From a productivity standpoint, trying to keep your Inbox empty is crucial. When items come in, I do one of three things - I Do, Delegate or Defer the item based on what needs to happen with it. If it will take less than two minutes, and I'm the appropriate person to deal with it, I do it. It's done, gone, fantastic. If it will take longer than two minutes, I defer it to a later date by adding the details of the task I need to do to OmniFocus and filing in an appropriate email folder. I will also defer something if I think it's something I may be interested in, in the future. For example, I may get an email from TicketMaster saying that my festival tickets are being released soon, in which case I will put it in a Someday/Maybe folder and review appropriately. 

If I need to delegate it to someone else, then it gets delegated out appropriately and filed, with a reminder that I need to follow up on the task.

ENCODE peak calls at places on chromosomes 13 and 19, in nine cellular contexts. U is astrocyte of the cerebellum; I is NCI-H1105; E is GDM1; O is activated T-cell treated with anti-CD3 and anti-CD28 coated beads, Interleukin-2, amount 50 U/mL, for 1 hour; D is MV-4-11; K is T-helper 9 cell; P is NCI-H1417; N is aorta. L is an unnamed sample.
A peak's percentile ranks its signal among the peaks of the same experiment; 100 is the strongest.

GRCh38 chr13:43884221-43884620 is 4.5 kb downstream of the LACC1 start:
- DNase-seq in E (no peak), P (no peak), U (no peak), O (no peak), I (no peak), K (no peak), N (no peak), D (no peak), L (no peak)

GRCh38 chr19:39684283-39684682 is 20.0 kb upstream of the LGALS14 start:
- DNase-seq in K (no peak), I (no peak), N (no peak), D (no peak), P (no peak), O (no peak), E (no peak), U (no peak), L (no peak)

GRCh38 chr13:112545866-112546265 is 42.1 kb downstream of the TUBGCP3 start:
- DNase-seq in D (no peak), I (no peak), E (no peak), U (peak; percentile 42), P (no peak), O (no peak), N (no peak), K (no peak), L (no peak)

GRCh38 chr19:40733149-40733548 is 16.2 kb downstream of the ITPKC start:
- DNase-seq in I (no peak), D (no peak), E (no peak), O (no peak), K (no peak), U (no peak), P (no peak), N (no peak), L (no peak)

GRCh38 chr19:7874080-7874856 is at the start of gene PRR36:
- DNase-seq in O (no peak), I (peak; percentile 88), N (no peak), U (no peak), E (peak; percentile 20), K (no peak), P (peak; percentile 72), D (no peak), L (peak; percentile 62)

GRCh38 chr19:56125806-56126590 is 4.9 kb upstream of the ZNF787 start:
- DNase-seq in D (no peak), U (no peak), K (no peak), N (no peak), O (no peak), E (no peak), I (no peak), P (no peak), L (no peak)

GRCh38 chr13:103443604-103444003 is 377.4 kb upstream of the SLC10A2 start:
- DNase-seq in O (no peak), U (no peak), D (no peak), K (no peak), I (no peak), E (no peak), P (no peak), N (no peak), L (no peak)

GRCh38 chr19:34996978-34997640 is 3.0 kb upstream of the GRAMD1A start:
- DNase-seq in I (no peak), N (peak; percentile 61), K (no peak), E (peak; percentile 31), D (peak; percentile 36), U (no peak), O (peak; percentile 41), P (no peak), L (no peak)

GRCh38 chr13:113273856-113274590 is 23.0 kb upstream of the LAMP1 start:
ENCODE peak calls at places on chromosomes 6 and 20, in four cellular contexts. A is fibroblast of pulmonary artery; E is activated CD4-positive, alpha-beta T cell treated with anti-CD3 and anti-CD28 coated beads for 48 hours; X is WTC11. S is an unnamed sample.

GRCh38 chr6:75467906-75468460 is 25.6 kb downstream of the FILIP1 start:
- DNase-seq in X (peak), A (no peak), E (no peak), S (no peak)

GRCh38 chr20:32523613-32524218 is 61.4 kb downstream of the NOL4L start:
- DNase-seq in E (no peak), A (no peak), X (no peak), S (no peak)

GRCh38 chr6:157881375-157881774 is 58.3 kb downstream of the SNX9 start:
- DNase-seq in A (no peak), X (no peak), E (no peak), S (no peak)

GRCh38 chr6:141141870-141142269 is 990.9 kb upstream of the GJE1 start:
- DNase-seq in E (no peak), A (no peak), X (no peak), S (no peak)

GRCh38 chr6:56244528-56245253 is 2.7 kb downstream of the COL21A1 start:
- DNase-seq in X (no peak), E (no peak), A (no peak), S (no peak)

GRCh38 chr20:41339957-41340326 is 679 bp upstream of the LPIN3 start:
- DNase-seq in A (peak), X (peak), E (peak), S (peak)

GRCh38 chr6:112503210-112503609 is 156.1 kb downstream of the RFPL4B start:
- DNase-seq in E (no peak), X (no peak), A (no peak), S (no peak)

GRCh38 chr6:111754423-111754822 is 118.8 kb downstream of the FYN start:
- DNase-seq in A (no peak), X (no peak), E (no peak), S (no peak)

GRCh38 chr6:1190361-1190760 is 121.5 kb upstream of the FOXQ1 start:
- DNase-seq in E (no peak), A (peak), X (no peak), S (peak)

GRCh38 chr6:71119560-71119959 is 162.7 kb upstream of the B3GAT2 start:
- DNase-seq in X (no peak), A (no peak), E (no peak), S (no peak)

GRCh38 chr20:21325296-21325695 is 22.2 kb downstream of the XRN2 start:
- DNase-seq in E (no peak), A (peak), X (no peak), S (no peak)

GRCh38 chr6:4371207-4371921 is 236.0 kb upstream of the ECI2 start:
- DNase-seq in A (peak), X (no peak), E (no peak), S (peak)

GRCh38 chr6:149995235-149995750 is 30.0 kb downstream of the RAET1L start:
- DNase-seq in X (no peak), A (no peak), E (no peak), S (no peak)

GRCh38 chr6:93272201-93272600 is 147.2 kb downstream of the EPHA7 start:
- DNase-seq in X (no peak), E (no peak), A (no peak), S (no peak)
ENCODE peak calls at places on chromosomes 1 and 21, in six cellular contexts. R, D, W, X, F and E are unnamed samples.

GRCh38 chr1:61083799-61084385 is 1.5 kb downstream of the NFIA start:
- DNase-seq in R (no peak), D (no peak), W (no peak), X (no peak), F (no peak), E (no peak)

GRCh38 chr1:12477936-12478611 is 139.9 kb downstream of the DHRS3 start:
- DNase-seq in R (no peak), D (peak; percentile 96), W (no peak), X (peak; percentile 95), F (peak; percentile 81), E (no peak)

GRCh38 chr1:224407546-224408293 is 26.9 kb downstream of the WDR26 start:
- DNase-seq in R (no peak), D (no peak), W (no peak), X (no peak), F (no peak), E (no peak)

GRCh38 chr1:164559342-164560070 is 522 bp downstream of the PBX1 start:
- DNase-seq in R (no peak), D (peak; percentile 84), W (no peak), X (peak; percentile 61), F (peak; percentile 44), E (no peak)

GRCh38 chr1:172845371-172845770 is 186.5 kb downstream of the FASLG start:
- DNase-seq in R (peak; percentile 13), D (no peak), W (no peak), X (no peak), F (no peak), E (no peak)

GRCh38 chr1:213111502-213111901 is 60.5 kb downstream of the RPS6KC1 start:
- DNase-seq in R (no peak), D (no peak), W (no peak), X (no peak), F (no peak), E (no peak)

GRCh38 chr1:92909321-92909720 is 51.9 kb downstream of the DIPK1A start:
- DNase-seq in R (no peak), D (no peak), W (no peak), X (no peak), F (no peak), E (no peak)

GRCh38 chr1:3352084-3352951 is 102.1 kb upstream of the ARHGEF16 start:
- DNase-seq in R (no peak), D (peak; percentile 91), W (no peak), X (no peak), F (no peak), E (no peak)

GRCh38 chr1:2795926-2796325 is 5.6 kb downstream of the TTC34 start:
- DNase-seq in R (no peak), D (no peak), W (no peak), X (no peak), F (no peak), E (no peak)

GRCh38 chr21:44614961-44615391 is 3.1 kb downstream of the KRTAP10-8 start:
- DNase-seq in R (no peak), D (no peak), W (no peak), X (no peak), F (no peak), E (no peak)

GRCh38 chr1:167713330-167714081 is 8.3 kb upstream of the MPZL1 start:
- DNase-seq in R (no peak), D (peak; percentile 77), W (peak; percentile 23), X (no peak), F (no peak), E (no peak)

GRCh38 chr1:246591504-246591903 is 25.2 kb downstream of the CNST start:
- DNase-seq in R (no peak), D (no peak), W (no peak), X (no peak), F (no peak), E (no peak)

Also, there is a Reference folder for those items whereby I don't need to do anything specific with it, however I may need to refer to it in the future - like warranty information for a purchase, or a licence code for some software. 

The Inbox Zero technique is one of the best things I picked up from David Allen's GTD book and I cannot recommend it enough!

So I suggest you take the time to look at your email philosophy and make changes appropriately. Do you have an inbox that continually has a three figure number of unread emails? Well you are never going to be motivated as long as you see that. Do you find yourself reading emails more than once as you scan through your inbox? Well, you should only read an email more than once if you really love reading that email - and I don't think there are that many of them around!!

Once you have your technique down, you'll find it so much easier to manage and you never know, you may just find yourself looking at other areas of your life and applying a new philosophy to that as well.